Two possible solutions might be proposed to this problem. One would be to simply ignore it, as a lot of Christians do. “The Trinity is a mystery,” they say, and by that they mean that it cannot be understood by men, so we should just overlook the problems. Great line for a con man to use, isn’t it? “Your story contradicts itself!” “Oh well, that’s ok, it’s a mystery, so the problems don’t count.” Sweet, automatic gullibility.

The other possibility is to try and say that when God says “I”, He is referring to the singularity of monotheism, not to the number of actual Persons who are God. Unfortunately, this approach reduces Isaiah 45 to mere babble. The whole point is to deny the plurality of Gods, but if by that we really mean that multiple Persons are divine, we’ve changed the concept of “God” from being an individual, singular Person Who can call Himself “I,” to a collective category of multiple Persons, each of Whom is equally God. But that’s polytheism: the idea that divinity is a characteristic shared by multiple distinct divine persons. Trinitarian monotheism becomes the idea that there is only one “race” of gods, which is hardly a denial of polytheism.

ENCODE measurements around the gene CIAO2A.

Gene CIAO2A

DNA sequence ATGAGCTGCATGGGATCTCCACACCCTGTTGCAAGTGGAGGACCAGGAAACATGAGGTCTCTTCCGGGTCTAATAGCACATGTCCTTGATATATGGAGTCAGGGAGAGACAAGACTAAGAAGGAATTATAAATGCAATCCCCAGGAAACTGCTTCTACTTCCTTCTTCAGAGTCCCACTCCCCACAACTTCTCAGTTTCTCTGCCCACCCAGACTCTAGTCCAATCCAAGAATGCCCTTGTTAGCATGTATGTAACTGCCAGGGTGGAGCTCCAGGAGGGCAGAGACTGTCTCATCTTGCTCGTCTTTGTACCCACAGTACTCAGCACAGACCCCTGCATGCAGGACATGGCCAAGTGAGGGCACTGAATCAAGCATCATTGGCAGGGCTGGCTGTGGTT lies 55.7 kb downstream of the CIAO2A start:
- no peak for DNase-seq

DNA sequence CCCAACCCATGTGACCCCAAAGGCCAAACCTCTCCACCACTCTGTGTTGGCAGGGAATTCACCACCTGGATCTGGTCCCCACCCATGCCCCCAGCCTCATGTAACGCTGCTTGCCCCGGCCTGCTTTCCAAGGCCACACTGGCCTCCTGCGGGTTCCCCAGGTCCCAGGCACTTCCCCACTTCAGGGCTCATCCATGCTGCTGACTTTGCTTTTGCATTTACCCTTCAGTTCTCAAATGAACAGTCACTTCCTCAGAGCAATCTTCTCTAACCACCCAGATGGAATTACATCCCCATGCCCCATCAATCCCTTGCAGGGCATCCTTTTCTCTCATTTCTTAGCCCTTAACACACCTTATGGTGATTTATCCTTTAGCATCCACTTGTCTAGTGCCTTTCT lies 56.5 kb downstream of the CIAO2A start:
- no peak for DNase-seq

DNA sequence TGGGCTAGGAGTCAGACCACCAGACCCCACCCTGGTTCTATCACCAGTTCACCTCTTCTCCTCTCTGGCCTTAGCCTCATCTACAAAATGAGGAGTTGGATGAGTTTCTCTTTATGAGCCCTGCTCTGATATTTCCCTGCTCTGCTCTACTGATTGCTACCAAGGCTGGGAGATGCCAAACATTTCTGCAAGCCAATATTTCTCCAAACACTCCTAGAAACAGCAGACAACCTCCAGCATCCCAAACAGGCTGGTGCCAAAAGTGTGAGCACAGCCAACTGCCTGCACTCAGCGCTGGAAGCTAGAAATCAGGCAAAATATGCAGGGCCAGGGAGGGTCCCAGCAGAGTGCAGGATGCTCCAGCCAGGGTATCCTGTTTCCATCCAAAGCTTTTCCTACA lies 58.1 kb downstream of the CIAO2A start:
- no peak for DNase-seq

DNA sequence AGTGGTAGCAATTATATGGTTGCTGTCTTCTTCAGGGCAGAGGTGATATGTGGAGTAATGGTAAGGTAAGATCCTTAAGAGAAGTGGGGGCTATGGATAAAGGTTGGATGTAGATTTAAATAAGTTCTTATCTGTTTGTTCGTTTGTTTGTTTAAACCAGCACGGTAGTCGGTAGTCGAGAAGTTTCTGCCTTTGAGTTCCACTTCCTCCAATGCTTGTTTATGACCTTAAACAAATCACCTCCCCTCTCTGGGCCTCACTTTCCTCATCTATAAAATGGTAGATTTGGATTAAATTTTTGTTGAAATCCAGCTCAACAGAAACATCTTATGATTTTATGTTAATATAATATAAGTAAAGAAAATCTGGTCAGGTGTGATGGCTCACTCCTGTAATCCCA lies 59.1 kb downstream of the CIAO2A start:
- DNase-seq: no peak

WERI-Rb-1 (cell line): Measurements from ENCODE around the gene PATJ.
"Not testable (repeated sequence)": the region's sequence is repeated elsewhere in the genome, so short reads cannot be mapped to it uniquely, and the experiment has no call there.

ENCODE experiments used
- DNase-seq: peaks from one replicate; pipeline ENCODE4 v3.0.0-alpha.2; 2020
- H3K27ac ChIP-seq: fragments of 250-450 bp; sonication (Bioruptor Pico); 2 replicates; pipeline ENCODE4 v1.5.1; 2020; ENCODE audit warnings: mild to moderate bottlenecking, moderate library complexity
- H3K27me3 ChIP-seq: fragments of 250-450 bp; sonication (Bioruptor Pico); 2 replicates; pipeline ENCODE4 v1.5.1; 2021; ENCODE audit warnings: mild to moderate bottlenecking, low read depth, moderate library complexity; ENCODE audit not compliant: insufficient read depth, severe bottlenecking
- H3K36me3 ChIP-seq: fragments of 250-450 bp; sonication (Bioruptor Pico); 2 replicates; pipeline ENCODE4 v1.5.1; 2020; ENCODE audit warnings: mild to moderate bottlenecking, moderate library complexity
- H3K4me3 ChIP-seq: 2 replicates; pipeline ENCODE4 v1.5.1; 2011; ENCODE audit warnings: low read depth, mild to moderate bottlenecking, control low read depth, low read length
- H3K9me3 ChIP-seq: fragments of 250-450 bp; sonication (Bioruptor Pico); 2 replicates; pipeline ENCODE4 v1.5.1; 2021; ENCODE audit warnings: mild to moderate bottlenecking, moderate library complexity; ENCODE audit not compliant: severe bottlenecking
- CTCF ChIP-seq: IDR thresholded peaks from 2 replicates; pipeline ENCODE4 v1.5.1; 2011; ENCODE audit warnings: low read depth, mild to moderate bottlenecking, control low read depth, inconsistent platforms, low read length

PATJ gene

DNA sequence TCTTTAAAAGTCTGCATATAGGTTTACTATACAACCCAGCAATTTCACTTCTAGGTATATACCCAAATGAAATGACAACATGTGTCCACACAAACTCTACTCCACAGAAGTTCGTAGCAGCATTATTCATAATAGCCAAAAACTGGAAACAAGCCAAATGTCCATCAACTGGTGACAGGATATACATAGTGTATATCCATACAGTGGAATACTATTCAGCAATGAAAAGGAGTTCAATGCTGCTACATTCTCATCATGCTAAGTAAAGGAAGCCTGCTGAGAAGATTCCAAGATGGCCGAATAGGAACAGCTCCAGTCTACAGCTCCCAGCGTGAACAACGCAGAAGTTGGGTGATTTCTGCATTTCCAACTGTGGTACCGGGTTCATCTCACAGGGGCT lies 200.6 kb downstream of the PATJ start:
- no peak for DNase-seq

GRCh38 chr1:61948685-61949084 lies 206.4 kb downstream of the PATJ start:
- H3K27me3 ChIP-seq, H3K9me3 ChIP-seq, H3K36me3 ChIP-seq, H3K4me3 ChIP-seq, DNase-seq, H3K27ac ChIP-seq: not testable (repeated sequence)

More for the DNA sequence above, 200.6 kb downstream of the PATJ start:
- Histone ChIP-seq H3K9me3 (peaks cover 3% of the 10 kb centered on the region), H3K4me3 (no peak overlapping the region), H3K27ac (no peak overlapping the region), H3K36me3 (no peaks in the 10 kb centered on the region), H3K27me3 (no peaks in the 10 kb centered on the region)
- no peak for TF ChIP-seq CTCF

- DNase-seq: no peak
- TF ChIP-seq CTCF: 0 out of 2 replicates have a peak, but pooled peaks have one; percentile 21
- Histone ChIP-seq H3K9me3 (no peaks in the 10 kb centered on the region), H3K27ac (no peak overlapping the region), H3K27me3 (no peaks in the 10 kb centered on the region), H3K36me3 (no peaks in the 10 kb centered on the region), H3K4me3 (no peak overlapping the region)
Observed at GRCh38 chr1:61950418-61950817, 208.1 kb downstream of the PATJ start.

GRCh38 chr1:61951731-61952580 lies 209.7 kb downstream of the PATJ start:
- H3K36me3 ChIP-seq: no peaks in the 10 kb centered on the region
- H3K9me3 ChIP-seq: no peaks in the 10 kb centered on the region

It’s an unsolvable problem. After literally thousands of years of referring to God as a (singular) Person, Christians can’t break the habit of believing that God is a person (singular). Even after the Church officially declared that God was three Persons, Christians still think of Him as one Person, and refer to Him in the singular. According to Trinitarian teaching, that’s a miscount, and a denial of orthodoxy. The “personal God” of evangelical Christianity is not really a person. And it was the Church that decided He wasn’t—in order to make Jesus part of the Godhead too.

Comments

  1. sumdum says

    I thought there was actually very little support for the trinity concept in the first place? Wasn’t one of the key verses a later addition or misstranslation or something like that?

  2. mikespeir says